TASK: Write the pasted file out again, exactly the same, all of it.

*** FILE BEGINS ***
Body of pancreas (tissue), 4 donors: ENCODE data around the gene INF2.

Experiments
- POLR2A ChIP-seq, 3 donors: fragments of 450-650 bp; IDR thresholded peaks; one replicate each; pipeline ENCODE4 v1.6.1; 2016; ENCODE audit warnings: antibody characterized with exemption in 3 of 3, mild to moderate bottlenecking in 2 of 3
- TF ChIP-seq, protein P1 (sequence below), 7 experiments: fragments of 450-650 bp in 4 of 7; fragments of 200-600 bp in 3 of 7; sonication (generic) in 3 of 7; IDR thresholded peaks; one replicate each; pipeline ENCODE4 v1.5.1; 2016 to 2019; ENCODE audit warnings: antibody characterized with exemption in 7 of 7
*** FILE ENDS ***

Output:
Body of pancreas (tissue), 4 donors: ENCODE data around the gene INF2.

Experiments
- POLR2A ChIP-seq, 3 donors: fragments of 450-650 bp; IDR thresholded peaks; one replicate each; pipeline ENCODE4 v1.6.1; 2016; ENCODE audit warnings: antibody characterized with exemption in 3 of 3, mild to moderate bottlenecking in 2 of 3
- TF ChIP-seq, protein P1 (sequence below), 7 experiments: fragments of 450-650 bp in 4 of 7; fragments of 200-600 bp in 3 of 7; sonication (generic) in 3 of 7; IDR thresholded peaks; one replicate each; pipeline ENCODE4 v1.5.1; 2016 to 2019; ENCODE audit warnings: antibody characterized with exemption in 7 of 7